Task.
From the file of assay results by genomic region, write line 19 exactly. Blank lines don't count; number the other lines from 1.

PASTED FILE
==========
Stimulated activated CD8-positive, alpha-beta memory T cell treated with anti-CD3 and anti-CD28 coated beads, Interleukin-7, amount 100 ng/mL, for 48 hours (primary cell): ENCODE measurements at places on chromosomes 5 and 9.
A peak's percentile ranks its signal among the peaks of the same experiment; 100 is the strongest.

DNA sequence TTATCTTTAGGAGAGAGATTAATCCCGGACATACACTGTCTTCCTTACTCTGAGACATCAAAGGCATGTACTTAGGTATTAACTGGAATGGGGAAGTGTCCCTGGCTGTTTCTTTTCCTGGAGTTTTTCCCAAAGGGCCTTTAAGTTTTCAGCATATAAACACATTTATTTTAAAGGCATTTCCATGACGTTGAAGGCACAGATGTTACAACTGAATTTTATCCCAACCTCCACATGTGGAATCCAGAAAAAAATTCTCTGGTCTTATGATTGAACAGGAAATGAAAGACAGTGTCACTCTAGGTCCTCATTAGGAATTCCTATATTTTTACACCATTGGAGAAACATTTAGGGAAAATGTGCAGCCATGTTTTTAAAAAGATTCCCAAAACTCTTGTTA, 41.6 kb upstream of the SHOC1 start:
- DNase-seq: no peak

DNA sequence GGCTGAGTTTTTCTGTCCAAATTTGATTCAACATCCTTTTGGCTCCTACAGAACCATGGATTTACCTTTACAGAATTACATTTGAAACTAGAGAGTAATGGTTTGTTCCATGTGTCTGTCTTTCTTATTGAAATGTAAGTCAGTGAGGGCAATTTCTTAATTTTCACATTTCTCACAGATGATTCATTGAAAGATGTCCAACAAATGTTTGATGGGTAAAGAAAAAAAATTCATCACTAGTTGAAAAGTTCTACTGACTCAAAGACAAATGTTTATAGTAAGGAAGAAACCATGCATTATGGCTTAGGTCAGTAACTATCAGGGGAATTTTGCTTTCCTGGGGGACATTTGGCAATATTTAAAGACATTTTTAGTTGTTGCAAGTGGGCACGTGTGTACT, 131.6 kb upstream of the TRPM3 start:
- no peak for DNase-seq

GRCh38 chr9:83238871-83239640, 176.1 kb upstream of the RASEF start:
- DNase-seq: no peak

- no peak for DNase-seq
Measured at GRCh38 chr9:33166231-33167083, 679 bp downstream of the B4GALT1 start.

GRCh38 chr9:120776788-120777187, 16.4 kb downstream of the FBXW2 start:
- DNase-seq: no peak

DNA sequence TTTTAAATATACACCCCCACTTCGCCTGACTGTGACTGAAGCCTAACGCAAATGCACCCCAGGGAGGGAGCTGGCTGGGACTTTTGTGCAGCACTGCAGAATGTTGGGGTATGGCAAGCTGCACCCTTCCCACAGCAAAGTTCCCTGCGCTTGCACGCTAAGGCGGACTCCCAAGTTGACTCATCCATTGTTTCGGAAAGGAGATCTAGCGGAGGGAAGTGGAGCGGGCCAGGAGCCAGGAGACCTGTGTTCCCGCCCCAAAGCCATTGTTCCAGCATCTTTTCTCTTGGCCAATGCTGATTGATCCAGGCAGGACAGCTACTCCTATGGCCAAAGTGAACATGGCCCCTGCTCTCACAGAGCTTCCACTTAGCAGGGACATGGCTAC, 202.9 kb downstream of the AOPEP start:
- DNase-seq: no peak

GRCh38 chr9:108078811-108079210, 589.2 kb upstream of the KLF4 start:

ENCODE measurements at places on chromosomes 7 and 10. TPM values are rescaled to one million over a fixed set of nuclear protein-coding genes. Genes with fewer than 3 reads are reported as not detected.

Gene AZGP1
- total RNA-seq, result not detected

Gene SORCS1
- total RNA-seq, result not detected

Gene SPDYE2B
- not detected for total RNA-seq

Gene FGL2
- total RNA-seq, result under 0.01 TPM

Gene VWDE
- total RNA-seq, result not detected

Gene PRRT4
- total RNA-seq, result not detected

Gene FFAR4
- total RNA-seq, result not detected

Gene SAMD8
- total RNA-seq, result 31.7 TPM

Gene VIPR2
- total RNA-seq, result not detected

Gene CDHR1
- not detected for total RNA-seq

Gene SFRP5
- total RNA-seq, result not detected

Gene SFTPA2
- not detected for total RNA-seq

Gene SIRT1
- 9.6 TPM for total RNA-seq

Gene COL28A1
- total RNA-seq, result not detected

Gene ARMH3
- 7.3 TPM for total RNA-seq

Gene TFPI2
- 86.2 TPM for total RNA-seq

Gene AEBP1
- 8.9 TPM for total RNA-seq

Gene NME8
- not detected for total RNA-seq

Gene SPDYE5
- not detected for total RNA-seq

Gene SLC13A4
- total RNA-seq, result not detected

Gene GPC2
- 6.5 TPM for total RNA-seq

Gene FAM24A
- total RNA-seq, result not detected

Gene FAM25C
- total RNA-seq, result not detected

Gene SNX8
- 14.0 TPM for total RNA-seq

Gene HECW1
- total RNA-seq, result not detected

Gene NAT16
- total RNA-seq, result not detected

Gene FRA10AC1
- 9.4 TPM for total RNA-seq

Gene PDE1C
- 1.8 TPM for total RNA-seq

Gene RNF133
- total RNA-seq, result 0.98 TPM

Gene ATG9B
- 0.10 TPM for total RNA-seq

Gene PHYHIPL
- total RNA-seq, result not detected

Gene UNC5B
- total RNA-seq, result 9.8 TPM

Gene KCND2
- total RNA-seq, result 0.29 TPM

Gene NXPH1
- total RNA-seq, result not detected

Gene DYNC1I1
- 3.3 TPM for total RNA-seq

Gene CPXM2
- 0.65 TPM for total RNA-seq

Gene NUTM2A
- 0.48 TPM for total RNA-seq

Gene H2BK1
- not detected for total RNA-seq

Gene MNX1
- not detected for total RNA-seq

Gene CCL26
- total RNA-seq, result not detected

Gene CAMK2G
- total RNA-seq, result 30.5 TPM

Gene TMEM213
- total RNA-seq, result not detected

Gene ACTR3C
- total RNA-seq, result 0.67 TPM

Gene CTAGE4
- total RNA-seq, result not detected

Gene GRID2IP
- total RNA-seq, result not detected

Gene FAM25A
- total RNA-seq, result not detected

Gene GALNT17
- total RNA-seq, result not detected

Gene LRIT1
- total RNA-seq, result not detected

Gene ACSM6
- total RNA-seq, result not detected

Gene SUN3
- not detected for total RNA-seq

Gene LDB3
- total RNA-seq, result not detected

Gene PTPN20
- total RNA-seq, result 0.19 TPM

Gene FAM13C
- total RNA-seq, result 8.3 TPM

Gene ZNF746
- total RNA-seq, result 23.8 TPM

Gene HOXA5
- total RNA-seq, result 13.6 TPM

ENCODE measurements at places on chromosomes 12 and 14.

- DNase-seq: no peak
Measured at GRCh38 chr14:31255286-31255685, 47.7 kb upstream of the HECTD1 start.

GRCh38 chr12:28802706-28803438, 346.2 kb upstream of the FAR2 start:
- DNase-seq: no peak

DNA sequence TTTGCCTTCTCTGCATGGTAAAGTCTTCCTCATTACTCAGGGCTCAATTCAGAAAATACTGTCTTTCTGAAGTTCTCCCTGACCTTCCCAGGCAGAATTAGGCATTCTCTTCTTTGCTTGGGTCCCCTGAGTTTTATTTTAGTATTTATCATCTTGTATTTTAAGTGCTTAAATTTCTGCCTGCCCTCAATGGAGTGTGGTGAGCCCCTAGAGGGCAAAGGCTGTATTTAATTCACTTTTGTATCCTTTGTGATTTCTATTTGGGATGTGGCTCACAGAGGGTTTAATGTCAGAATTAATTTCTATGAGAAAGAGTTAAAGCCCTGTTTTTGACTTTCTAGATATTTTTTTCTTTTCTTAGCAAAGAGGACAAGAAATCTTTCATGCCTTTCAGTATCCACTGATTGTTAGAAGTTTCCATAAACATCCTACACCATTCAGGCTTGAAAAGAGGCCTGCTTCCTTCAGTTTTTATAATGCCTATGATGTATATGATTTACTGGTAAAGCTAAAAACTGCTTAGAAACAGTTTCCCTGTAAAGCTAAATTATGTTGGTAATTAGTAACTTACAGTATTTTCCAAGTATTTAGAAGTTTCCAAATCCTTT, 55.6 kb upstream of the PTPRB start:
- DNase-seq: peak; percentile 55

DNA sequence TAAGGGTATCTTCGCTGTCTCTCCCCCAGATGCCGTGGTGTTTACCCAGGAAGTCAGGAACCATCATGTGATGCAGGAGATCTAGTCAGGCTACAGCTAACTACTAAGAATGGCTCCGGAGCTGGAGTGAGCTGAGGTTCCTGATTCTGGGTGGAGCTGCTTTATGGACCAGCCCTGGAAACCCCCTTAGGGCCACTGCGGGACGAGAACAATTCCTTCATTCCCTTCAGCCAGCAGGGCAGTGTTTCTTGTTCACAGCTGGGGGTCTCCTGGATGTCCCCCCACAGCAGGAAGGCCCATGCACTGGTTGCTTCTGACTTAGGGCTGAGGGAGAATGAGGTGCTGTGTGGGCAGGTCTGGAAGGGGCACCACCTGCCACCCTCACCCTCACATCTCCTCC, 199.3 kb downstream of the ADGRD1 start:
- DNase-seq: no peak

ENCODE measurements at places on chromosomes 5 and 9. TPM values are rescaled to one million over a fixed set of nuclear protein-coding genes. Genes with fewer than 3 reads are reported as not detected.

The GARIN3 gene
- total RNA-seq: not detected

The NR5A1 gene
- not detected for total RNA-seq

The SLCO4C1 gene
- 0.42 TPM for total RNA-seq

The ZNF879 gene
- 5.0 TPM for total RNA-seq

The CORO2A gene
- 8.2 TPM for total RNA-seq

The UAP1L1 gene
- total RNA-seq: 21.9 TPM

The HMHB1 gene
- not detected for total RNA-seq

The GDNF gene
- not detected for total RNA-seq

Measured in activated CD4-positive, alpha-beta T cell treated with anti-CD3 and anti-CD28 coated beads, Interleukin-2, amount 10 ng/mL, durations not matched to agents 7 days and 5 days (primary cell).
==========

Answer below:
Gene SORCS1